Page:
Sunday, 25 May 2014

Using Any Light source

What light source do you prefer to use? 

They're many light sources we can use as a photographer, some of these methods can be implemented  outdoors too, especially if you are shooting with a crew or other students.  This list can be used for all situations and they can be combined too. 

If say for example your a street photographer and you have been asked to shoot a friend or family members wedding or particular event and they want to mark that event with a series of shots, what do you go for?

You can be as creative as you want; take a look at this example: natural light source. The higher perspective ensures the shadow created by the natural light is equal to the subject standing vertically it is perpendicular to the subject and so a shadow is cast as a right angle. 

The shadow side of the person is the defining side and also the slimming side, so when shooting a model against window light, turn the body away and turn the face toward the light. The model female or male will automatically look slimmer by definition by playing 'with' the light and the shadow.

So you can imagine how the model would look if he or she were facing the window the light would fill the features on the face or torso and make the shape look fuller, so by turning the subject slightly away from the light and turning face back slightly you emphasise more definition.

I have compiled the list for you below, what I will do is make a shot list from this list and show these examples for you to learn from along with corresponding lighting diagram.

The list:

  • Artificial Light } Off/On Camera flash / LED / Candle Light / Head-torch etc
  • Back Light } Continuous Light / Sunlight / Car Headlights 
  • Candle Light
  • Continuous Light
  • LED } Video / Bicycle Lights / Car Headlights 
  • Off Camera Flash
  • On Camera Flash 
  • Open Shade
  • Sunlight / Natural Light
  • Translucent / Reflectors Diffusers
  • Video Light
  • Window Light  
So we can see that they're many light sources for photography in a studio which could be set up for indoor or outdoor use. Question is which suits your style of photography best, well if you're a street photographer than you could play with the shadows under bridges, or high rise buildings. Street photographers will make the best use of the light they have which is in abundance, the light from the sun. 

Ray K. Metzker Bus Station, Albuquerque, New Mexico, 1971.
©Ray K. Metzker
Another aspect to this is the fact that at different times of the day, the sun will give greater shadows at certain points, so you could shoot in the style of Harry Callahan or Ray K. Metzker.  Here is a shot from Ray K. Metzker to give you an idea of what he could do with the light he had. It's pretty awesome when you realise this is street photography, no soft box or off camera flash here.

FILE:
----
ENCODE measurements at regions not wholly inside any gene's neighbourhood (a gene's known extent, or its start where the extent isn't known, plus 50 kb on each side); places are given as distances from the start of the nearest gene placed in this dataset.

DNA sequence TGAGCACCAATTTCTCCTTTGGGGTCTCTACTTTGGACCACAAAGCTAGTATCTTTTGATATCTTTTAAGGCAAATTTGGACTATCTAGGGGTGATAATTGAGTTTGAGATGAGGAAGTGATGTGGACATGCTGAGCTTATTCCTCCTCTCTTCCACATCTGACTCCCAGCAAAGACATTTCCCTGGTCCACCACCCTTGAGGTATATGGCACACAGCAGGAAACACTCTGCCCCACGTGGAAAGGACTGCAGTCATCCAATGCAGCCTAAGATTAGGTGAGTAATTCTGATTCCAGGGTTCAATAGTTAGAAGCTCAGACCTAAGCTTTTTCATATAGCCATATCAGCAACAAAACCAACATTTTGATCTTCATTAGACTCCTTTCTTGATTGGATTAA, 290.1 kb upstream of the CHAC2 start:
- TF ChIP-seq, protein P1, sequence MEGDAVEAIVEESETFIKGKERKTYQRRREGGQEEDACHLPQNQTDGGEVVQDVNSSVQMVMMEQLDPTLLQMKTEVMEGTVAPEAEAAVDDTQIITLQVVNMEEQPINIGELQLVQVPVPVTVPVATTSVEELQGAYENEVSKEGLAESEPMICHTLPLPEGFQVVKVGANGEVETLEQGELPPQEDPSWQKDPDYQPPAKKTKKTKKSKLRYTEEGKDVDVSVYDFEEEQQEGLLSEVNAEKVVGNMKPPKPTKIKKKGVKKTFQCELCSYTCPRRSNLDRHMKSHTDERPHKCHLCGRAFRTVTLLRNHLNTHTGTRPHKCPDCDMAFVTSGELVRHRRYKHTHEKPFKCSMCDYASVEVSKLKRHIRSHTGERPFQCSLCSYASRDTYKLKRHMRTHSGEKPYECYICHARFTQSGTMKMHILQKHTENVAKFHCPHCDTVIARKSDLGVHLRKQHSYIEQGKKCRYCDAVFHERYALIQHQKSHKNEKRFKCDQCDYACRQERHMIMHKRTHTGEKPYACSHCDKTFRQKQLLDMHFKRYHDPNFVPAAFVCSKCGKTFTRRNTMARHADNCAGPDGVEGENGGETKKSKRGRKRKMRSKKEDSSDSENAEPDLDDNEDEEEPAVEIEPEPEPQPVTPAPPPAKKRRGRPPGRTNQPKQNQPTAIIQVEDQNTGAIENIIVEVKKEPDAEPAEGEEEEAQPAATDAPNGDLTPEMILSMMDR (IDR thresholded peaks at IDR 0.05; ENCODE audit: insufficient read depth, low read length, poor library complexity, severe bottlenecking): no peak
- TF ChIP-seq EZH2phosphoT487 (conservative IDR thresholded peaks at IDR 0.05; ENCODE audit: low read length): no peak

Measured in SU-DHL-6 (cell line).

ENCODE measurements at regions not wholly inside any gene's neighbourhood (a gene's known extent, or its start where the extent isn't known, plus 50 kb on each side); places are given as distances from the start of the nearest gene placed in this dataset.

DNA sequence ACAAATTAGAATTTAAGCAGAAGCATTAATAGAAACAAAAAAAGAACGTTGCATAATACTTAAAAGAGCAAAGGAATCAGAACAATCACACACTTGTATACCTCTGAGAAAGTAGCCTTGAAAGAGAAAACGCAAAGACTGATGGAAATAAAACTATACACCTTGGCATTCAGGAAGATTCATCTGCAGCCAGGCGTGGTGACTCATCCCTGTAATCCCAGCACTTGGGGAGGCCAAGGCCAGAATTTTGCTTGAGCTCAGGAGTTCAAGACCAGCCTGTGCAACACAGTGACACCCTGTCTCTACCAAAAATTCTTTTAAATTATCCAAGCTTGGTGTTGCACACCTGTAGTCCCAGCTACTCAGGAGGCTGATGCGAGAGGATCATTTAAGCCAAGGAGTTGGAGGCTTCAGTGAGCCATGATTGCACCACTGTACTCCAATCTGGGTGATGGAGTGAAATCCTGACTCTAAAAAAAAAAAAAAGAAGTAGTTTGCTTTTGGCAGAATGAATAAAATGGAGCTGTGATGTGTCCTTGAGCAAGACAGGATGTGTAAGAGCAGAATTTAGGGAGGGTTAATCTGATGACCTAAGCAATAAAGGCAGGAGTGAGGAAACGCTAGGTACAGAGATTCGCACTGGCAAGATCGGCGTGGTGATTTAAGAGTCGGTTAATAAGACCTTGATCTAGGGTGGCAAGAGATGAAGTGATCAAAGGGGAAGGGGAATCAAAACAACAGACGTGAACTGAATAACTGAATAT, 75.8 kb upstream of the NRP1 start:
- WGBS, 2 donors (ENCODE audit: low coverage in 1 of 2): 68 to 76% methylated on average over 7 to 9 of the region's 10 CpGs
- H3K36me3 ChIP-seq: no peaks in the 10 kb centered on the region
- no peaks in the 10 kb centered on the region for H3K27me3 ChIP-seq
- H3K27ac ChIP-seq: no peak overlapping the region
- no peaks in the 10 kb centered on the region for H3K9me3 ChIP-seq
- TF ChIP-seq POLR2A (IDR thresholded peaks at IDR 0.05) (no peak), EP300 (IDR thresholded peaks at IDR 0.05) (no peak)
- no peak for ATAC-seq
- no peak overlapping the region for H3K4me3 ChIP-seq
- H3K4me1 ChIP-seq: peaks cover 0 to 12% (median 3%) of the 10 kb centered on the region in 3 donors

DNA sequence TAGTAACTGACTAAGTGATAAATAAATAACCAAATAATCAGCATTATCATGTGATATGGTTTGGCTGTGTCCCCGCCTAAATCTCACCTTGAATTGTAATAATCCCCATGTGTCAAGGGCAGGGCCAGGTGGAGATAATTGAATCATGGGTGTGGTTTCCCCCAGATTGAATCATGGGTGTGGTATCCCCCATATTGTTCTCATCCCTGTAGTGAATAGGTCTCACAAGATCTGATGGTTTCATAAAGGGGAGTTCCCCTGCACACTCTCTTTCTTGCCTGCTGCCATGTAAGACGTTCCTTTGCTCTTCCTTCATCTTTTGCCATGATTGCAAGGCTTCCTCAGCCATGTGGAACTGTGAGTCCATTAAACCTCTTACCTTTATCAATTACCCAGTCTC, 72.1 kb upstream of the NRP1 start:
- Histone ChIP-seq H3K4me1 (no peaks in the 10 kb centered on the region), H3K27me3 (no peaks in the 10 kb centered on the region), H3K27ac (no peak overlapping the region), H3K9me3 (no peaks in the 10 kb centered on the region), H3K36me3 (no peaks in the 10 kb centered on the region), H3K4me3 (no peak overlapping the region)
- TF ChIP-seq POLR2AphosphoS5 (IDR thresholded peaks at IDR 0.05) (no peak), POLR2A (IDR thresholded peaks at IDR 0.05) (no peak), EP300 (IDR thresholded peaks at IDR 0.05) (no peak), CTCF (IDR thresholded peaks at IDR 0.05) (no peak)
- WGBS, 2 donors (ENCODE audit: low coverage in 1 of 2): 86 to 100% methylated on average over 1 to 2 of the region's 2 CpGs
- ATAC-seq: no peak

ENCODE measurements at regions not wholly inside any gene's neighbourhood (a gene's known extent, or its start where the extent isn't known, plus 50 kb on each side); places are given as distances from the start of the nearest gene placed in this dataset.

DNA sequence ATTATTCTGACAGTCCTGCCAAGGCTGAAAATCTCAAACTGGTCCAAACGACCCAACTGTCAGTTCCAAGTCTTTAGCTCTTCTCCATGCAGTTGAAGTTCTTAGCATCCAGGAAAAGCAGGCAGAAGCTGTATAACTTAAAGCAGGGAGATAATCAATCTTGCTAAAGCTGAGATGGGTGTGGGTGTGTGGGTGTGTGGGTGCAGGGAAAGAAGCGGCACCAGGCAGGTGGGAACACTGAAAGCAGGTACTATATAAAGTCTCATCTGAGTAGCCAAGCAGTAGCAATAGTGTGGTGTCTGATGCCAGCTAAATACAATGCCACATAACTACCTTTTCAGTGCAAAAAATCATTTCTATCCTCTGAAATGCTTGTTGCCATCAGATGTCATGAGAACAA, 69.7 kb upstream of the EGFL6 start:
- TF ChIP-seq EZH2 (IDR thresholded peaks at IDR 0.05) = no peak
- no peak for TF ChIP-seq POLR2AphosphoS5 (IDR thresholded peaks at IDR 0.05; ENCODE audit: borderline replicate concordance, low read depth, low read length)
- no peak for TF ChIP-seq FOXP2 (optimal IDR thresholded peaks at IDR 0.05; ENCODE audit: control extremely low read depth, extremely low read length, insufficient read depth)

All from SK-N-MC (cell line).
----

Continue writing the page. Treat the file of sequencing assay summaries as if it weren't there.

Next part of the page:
So what about shooting outdoors with an off camera flash? Well we know of a couple of photographers who do just that, one Bruce Gilden is a definite who almost exclusively captures the unique perspective of people in everyday places, 
particularly on the streets of New York. 
Another photographer is British born Dougie Wallace, a prolific photographer who enjoys getting up just as close as Gilden to his subjects, though to be honest Glasweegee , as he is also known loves capturing the characteristics of his subjects with vibrant colour and also at night. This unique take on urban life, is at first startling to the relative newcomer, however when one looks closer, you begin to see those subtle hints at what makes us human. 

We begin to see ourselves in a new light, and talking of light we should look at ourselves under studio light. After all, that is the sole topic of this post to look at varying light sources.  Let us look at a light source such as a redhead, or continous light source. Redhead so called because that is the light that the head is actually red. Where as a blonde is so called because of the yellowish light it emits, blondes are generally more powerful as much as 2000 watts, the bigger sister if you will. 

You can create many styles of portraiture using both lights, the only piece that will need regular maintenance is the buld itself, and the fuse. The downside to using these incandescent lights is the fact that they do get HOT! So hot that it can be a hindrance, to working with them for too long a time period. So the alternative is flourescent lights, a cooler light and so too is the light that is emitted from them. 

Fluorescent lights have the big advantage over incandescents of not being significantly hot.  Modern fluorescents can be purchased with bulbs which match either incandescent light or daylight.  Since most units have at least 2 bulbs and often more, the loss of a bulb doesn’t necessarily put it out of action.  A 220W fluorescent (which is claimed to be the equivalent of a 100W incandescent) costs in the area of £500. 

©David Rothwell Photography
All Rights Reserved
This image was captured just using a single light source I iused a redhead on this shot, I was for intents and purposes recreating a similar style to that of the late photographer Herb Ritts Okay my subject has a top hat, of sorts and the photograph of the actor Jim Carrey in Herb Ritts photograph is not wearing a hat at all. 

What this photograph says is that the personality of the individual is shining through onto lens. I like using redheads though because they're extremely portable, they are great lights to work with. 

They can produce a strong bright light to create a strong shadow such as the one in this example if only using a single light. 

I will be posting on this subject more on using light, but before I do go one resource on the net, which is synonymous with the subject and one source I follow myself is Strobist.

Until the next time